guzzling tummies

Flicking through an old copy of Country Living, I came across ‘All you need to know about BIOFUELS’. Well in my case, its never ‘all’ I need to know. I always have far more questions than what are answered.

Back in 2006, the Labour Transport Secretary was working towards a target of all diesel and petrol containing a blend of 5% biofuels by 2010. This would apparently have had the same effect as taking one million cars a year off the roads. Well its 2014 now. I’ve had a quick rummage on the internet, and so far have not found any evidence that suggests we did reach that 5% goal. Nothing is loudly boasting that we achieved it, so without spending endless hours on further research, for now I am going to presume that we did not reach the target. However, that does not mean that nothing at all was achieved.

I also learnt that most diesel engines will run effectively on 100% biodiesel, but that only a few of the vehicle manufacturers ‘officially’ approve this. Fancy that. I wonder who might be filling their pockets!

What I did know already, is that to grow enough crops here in the UK, to fill the guzzling tummies of all of our diesel vehicles, we simply do not have enough land. We would not have land left to grow food for ourselves. What does that tell us?  Well it screams in bright neon flashing lights to me, that there are too many people, with too many vehicles, requiring too much fuel, for one weeny country.

Another thing that I was reminded of, is how growing nothing but biofuel plants (rape or sunflower) creates huge areas of agricultural monoculture. Which loses us our wonderful biodiversity of life. Of birds and bees and butterflies and wild flowers and, well, pretty much much everything really. Something that wildlife and biodiversity experts are continuously attempting to reverse the effects of.

So where does that leave us? Its catch 22. If we do nothing about emissions, the impacts of the ultimate sped-up climate change will drastically affect biodiversity. The variety of life. If we attempt to fix things, we could also accidentally kill off some essential ingredients of planet Earth.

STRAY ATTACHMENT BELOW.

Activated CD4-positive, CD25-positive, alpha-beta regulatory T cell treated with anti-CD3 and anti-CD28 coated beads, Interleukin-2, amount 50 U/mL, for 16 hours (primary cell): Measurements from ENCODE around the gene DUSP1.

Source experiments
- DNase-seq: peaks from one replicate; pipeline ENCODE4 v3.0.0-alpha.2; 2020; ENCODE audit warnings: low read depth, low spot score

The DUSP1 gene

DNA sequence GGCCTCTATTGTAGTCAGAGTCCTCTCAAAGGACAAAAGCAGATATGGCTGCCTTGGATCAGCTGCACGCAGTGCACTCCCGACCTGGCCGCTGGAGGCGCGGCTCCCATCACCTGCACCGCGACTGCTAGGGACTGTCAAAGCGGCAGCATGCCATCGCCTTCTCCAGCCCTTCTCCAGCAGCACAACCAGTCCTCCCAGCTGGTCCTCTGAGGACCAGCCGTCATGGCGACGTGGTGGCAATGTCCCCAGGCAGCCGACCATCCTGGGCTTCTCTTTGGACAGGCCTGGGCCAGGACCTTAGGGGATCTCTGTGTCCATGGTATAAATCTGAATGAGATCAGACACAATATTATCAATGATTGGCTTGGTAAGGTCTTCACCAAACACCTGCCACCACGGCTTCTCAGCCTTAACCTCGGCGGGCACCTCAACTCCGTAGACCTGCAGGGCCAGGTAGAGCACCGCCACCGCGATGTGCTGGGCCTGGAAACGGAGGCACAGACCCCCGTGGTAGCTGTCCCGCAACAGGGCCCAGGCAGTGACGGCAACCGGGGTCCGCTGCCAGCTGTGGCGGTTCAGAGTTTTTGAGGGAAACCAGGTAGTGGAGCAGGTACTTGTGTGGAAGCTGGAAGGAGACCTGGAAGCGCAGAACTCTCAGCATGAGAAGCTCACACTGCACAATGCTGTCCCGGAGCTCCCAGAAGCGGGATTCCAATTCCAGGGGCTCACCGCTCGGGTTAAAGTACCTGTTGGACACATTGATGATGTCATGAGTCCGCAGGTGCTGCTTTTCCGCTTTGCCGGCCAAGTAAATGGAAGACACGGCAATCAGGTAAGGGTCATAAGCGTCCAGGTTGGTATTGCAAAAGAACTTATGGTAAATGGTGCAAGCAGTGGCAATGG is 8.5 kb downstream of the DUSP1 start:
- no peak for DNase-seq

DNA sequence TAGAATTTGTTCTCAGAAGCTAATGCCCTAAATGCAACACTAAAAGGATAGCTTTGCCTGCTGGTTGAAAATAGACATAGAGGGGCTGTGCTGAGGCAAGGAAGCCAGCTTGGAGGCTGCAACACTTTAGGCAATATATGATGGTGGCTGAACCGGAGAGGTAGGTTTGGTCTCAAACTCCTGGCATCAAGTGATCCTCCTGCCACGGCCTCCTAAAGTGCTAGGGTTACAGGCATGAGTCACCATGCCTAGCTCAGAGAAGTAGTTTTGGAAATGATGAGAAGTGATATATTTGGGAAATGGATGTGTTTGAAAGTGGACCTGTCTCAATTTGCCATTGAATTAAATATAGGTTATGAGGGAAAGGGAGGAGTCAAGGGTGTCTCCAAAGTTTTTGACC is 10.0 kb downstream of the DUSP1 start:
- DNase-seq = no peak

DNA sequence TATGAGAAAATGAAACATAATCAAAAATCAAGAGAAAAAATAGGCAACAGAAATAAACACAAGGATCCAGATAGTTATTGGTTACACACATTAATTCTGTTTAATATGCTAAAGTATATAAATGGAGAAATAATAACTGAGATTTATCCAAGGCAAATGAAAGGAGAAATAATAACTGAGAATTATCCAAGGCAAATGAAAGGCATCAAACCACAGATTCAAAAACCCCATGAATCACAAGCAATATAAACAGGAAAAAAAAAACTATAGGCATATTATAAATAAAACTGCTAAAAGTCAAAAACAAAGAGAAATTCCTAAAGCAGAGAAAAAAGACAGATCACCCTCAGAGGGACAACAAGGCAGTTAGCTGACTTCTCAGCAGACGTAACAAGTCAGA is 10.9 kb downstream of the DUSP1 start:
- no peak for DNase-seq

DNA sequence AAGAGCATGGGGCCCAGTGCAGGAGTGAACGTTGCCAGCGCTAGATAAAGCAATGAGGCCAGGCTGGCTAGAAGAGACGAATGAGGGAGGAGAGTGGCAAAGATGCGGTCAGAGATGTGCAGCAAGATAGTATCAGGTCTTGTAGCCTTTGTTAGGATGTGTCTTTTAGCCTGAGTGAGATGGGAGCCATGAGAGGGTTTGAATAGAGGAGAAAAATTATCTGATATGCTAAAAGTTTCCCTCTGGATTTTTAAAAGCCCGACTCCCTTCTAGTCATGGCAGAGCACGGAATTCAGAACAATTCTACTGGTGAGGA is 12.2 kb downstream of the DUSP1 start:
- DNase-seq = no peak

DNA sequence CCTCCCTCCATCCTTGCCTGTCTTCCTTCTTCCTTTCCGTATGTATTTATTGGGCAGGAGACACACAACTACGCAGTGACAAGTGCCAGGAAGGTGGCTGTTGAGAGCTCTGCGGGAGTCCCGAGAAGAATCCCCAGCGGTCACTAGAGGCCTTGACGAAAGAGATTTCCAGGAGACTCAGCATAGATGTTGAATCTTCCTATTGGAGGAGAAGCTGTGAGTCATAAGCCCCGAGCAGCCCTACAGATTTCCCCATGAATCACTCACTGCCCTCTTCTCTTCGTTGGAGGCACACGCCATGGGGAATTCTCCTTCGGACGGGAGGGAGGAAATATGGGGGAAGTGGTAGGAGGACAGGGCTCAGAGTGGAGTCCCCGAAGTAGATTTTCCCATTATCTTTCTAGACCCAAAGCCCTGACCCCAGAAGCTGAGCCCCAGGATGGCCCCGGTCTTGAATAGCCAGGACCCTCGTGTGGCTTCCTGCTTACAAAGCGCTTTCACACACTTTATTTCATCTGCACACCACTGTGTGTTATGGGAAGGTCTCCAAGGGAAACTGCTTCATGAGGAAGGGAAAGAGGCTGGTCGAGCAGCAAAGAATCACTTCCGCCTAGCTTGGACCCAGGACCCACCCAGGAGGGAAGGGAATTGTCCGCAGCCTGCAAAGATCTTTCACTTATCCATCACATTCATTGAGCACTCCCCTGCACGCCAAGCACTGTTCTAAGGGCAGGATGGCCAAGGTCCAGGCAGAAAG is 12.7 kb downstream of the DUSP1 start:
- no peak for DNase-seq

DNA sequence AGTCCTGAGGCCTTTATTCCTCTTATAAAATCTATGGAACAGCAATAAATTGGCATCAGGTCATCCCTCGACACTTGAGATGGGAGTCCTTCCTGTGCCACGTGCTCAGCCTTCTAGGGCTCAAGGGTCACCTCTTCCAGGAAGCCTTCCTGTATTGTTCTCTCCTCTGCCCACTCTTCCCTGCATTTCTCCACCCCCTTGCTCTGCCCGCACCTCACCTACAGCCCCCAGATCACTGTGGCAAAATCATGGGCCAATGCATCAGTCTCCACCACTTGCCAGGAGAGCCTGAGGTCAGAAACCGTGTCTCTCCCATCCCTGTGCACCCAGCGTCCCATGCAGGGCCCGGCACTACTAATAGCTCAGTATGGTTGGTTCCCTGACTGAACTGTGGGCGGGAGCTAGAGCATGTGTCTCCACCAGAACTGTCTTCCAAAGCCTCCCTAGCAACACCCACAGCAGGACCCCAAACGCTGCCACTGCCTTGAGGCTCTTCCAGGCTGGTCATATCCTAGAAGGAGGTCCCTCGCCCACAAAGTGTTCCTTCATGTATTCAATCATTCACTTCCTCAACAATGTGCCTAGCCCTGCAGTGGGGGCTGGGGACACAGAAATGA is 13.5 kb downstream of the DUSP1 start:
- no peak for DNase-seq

When I ponder these things, I always reach the same conclusion. There are too many people on the planet. Consuming too many resources. Less mouths to feed = less vehicles = less emissions = a healthier happier planet.             

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About Olivia N Masi

From art college drop-out, to office space-planner, to back-packer, to air stewardess, to brolly babe, to model agent, to wildlife conservationist. How? I've always believed in jumping at every opportunity that comes my way. This has taken me along some bizarre career paths. None of which I regret. I have been to amazing places and met fascinating people. And having worked in the motor sport industry I've sadly experienced too many beloved friends take one adrenalin step too many. I think of them always. I've hung out with pop-stars, sports personalities, and millionaires. I reached a point when nothing but VIP would do. And then something happened. My pops passed away and I felt the need to reconnect with my Italian side. Whilst in Italy, I learnt to be resourceful, to recycle everything, to listen to the valley, to grow my own veg, to catch and tame feral cats, and to follow my heart. My heart led me to a desire to save this beautiful Earth, and all the wonderful life upon it. And so I read, and then I studied with the Open University. I suddenly found myself accepted on a BSc in Wildlife Conservation, having left school with pitiful qualifications. So here I am. A qualified Wildlife Conservationist. A scientist I suppose. I love nothing more than to listen to birdsong, and watch, learn and photograph wildlife. So here is to me getting the perfect job where I can contribute to saving one of Earth's beautiful species. Do I miss the glamour of the old life? The VIP lifestyle? The petrol-head adrenalin? The buzz of being a successful business owner? Only occasionally. Though it seems more like the distant dreams of a previous life.
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